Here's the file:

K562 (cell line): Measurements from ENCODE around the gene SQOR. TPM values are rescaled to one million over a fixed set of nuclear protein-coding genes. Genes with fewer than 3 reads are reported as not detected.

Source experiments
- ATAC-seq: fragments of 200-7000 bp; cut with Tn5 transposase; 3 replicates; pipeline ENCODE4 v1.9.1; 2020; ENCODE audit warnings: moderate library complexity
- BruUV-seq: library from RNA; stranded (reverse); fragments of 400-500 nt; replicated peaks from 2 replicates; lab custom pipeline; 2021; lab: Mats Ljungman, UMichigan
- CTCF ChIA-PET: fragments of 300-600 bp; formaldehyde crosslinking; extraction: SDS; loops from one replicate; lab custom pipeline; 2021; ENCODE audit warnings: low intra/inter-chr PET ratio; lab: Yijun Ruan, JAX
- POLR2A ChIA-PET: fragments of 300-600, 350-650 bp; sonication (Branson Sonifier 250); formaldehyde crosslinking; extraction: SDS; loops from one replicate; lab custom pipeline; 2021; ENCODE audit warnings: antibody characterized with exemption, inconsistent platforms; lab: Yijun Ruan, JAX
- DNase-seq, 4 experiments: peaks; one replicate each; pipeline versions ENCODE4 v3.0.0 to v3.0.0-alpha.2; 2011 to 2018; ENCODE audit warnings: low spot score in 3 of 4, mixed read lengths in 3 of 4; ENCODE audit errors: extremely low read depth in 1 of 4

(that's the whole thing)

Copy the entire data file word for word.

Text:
K562 (cell line): Measurements from ENCODE around the gene SQOR. TPM values are rescaled to one million over a fixed set of nuclear protein-coding genes. Genes with fewer than 3 reads are reported as not detected.

Source experiments
- ATAC-seq: fragments of 200-7000 bp; cut with Tn5 transposase; 3 replicates; pipeline ENCODE4 v1.9.1; 2020; ENCODE audit warnings: moderate library complexity
- BruUV-seq: library from RNA; stranded (reverse); fragments of 400-500 nt; replicated peaks from 2 replicates; lab custom pipeline; 2021; lab: Mats Ljungman, UMichigan
- CTCF ChIA-PET: fragments of 300-600 bp; formaldehyde crosslinking; extraction: SDS; loops from one replicate; lab custom pipeline; 2021; ENCODE audit warnings: low intra/inter-chr PET ratio; lab: Yijun Ruan, JAX
- POLR2A ChIA-PET: fragments of 300-600, 350-650 bp; sonication (Branson Sonifier 250); formaldehyde crosslinking; extraction: SDS; loops from one replicate; lab custom pipeline; 2021; ENCODE audit warnings: antibody characterized with exemption, inconsistent platforms; lab: Yijun Ruan, JAX
- DNase-seq, 4 experiments: peaks; one replicate each; pipeline versions ENCODE4 v3.0.0 to v3.0.0-alpha.2; 2011 to 2018; ENCODE audit warnings: low spot score in 3 of 4, mixed read lengths in 3 of 4; ENCODE audit errors: extremely low read depth in 1 of 4